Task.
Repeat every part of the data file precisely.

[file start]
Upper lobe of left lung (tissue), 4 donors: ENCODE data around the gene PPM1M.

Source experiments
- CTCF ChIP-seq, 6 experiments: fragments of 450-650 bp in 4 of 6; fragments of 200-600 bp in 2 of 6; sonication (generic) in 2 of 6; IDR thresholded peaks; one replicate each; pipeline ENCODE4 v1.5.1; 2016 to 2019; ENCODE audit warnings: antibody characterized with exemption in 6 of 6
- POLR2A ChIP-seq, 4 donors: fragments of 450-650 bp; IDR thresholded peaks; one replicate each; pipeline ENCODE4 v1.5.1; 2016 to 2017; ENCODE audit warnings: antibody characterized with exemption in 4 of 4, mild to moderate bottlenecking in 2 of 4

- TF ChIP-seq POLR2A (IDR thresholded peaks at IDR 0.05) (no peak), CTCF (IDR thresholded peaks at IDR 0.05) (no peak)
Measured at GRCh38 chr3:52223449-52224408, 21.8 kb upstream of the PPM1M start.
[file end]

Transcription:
Upper lobe of left lung (tissue), 4 donors: ENCODE data around the gene PPM1M.

Source experiments
- CTCF ChIP-seq, 6 experiments: fragments of 450-650 bp in 4 of 6; fragments of 200-600 bp in 2 of 6; sonication (generic) in 2 of 6; IDR thresholded peaks; one replicate each; pipeline ENCODE4 v1.5.1; 2016 to 2019; ENCODE audit warnings: antibody characterized with exemption in 6 of 6
- POLR2A ChIP-seq, 4 donors: fragments of 450-650 bp; IDR thresholded peaks; one replicate each; pipeline ENCODE4 v1.5.1; 2016 to 2017; ENCODE audit warnings: antibody characterized with exemption in 4 of 4, mild to moderate bottlenecking in 2 of 4

- TF ChIP-seq POLR2A (IDR thresholded peaks at IDR 0.05) (no peak), CTCF (IDR thresholded peaks at IDR 0.05) (no peak)
Measured at GRCh38 chr3:52223449-52224408, 21.8 kb upstream of the PPM1M start.